Actions are often based on thought, emotion and feedbacks from other people. There are varying reasons why human performs certain actions. But the degree of action is really driven by emotion which depends upon the kind of environment that a person belongs Solomon, 2004). Actions are also said to be based on cognitive decisions which merges from the interaction of body, brain and environment (Solomon, 2004).
This means that one of the great factors that influences one to do something aside from mind and body is the kind of environment that surrounds him/her. A noisy environment may irritate someone and trigger angry emotions (Solomon, 2004). This emotion will later on result for a person to do unnecessary actions to stop the noise on the environment (Goldie, 2000). The attention is now diverted and another action has been done because of too much emotion on the environment. Although deep feelings and emotions like anger and sadness last a few seconds, it can trigger traces of negativity afterwards (Goldie, 2000).
It can go as far as series of smaller similar emotions which is unhealthy when put into actions Solomon, 2004). Environmental stimulus makes emotions and actions go what is unexpected to happen (Hurley, 1998). There are also claims that the actions driven by emotions depends on how the subject interprets the surrounding environment (Goldie, 2000). Whatever the interpretation maybe, still the actions is driven by emotion and the environment. In order to assess ones action a clearer awareness and understanding of the environment must also be considered Solomon, 2004).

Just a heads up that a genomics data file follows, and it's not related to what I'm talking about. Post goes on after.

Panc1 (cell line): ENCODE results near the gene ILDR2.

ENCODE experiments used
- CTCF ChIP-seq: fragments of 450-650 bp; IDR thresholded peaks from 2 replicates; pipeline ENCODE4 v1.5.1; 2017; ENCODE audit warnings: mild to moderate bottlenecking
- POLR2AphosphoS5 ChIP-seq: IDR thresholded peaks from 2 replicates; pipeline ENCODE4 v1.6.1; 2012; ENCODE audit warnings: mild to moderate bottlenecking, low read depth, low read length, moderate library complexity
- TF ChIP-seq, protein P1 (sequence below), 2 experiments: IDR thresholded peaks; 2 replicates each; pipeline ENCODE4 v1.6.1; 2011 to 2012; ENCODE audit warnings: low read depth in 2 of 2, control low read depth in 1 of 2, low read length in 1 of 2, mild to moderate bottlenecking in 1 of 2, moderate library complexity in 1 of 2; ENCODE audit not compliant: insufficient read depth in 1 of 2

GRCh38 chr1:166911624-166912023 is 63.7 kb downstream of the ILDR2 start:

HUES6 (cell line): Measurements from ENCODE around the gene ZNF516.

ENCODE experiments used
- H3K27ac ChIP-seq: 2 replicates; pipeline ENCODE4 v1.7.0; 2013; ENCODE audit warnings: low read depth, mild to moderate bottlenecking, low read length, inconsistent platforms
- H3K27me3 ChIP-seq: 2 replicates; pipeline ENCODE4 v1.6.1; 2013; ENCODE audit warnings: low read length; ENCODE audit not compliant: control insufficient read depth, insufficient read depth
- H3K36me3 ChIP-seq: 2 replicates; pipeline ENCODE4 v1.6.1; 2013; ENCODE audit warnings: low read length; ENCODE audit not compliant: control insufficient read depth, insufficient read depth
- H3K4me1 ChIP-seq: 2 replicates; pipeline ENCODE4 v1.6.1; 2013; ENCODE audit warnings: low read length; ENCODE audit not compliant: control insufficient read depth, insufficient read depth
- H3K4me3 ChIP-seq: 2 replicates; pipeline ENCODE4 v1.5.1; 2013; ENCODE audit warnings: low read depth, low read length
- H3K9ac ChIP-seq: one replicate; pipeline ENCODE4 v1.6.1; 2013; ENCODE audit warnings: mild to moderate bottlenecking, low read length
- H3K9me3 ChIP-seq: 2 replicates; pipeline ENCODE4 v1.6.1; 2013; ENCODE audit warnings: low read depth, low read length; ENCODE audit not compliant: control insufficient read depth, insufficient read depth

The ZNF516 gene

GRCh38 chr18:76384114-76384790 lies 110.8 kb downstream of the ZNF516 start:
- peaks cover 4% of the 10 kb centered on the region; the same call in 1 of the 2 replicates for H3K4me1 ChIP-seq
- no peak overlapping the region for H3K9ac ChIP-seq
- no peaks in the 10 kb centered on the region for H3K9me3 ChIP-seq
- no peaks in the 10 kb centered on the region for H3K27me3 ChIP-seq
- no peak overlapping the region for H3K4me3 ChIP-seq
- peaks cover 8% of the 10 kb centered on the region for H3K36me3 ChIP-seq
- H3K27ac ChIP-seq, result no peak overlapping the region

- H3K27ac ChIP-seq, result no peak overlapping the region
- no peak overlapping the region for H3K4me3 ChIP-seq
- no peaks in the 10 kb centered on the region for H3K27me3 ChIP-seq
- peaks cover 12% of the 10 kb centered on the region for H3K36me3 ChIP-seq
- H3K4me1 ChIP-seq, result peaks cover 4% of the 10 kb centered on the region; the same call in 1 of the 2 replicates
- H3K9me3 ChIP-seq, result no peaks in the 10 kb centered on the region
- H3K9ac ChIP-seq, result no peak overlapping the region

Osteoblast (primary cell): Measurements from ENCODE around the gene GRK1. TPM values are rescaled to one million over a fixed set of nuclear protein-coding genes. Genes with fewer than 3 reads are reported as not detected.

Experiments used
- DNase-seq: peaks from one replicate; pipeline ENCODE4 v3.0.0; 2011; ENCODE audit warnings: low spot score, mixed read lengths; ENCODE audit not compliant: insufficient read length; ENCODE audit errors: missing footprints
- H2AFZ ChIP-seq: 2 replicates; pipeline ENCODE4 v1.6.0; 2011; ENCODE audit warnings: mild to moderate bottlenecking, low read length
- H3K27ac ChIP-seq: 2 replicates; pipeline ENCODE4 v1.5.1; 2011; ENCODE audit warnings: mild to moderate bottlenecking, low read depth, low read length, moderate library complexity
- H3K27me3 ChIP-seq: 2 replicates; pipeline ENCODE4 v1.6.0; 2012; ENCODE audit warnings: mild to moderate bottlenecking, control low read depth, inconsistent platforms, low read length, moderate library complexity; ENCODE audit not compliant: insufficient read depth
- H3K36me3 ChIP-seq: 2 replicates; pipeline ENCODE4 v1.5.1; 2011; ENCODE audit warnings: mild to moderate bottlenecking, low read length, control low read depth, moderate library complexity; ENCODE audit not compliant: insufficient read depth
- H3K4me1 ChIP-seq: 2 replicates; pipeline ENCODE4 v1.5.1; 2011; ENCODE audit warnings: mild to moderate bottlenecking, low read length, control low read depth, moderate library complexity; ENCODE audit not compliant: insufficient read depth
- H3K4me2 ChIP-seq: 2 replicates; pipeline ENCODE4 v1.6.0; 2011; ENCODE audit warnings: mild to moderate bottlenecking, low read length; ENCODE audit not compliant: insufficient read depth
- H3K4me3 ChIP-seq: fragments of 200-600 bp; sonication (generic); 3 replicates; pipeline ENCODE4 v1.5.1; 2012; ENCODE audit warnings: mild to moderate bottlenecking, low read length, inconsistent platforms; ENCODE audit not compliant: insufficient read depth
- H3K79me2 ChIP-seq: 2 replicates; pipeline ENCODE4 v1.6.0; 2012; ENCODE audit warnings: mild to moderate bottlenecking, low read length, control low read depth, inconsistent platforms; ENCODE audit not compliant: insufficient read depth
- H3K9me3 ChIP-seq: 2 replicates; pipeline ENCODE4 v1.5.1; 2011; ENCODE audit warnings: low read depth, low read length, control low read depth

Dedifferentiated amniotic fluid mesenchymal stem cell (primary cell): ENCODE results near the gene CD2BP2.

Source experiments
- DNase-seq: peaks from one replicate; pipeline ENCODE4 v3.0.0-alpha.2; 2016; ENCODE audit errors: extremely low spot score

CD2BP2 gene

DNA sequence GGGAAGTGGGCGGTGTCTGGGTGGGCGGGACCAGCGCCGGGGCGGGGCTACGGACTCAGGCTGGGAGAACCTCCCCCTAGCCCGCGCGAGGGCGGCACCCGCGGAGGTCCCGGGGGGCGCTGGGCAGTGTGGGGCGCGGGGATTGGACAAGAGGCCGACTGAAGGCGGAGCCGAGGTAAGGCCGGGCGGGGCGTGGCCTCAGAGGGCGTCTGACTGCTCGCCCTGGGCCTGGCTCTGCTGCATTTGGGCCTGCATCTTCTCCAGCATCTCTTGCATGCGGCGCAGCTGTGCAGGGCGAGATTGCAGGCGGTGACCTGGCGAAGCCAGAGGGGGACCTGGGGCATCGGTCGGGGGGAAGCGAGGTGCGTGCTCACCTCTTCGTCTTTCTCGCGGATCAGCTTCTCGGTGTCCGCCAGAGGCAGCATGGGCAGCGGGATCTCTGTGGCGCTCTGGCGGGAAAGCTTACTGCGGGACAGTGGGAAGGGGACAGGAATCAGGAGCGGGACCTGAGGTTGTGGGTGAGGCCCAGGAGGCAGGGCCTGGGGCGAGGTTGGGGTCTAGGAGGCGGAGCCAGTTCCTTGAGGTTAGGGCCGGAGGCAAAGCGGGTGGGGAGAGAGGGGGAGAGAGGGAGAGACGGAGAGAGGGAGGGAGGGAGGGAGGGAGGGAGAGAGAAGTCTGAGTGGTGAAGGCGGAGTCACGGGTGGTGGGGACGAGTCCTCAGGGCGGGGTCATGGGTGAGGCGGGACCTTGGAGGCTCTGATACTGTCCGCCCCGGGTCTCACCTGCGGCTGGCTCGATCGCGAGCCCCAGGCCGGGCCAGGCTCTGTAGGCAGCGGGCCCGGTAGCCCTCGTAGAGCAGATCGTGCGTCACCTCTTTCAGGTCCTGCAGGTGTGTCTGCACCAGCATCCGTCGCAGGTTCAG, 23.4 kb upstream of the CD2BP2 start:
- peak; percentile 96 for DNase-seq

Actions after all are not only based on the current emotions since the environment can easily reverse a person’s feelings in just a snap.
Goldie, P. (2000). Themotions: A philosophical exploration. Oxford: Oxford University Press. Hurley, S. L. (1998). Consciousness in action. Cambridge, MA: Harvard Uni- versity Press. Solomon, R. C. (2004). Emotions, thoughts, and feelings. In R. C. Solomon (Ed. ), thinking about feeling: Contemporary philosophers on emotions. Oxford: Oxford University Press